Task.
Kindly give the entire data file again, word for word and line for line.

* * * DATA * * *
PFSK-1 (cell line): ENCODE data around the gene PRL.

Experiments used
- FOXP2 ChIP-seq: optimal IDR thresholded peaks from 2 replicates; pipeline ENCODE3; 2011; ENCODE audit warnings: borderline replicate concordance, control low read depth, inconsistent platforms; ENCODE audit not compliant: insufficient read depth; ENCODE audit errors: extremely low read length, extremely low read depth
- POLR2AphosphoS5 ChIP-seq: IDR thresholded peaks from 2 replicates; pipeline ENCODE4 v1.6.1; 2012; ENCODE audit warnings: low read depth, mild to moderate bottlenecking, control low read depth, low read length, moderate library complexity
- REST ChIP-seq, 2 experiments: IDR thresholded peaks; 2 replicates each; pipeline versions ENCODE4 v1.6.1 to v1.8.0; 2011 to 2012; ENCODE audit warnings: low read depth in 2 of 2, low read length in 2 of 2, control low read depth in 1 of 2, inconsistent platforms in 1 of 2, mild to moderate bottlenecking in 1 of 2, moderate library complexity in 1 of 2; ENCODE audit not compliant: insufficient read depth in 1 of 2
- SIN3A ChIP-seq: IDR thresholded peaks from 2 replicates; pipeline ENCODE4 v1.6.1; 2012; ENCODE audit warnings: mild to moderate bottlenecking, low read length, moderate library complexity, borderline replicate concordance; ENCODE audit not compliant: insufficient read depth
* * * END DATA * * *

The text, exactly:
PFSK-1 (cell line): ENCODE data around the gene PRL.

Experiments used
- FOXP2 ChIP-seq: optimal IDR thresholded peaks from 2 replicates; pipeline ENCODE3; 2011; ENCODE audit warnings: borderline replicate concordance, control low read depth, inconsistent platforms; ENCODE audit not compliant: insufficient read depth; ENCODE audit errors: extremely low read length, extremely low read depth
- POLR2AphosphoS5 ChIP-seq: IDR thresholded peaks from 2 replicates; pipeline ENCODE4 v1.6.1; 2012; ENCODE audit warnings: low read depth, mild to moderate bottlenecking, control low read depth, low read length, moderate library complexity
- REST ChIP-seq, 2 experiments: IDR thresholded peaks; 2 replicates each; pipeline versions ENCODE4 v1.6.1 to v1.8.0; 2011 to 2012; ENCODE audit warnings: low read depth in 2 of 2, low read length in 2 of 2, control low read depth in 1 of 2, inconsistent platforms in 1 of 2, mild to moderate bottlenecking in 1 of 2, moderate library complexity in 1 of 2; ENCODE audit not compliant: insufficient read depth in 1 of 2
- SIN3A ChIP-seq: IDR thresholded peaks from 2 replicates; pipeline ENCODE4 v1.6.1; 2012; ENCODE audit warnings: mild to moderate bottlenecking, low read length, moderate library complexity, borderline replicate concordance; ENCODE audit not compliant: insufficient read depth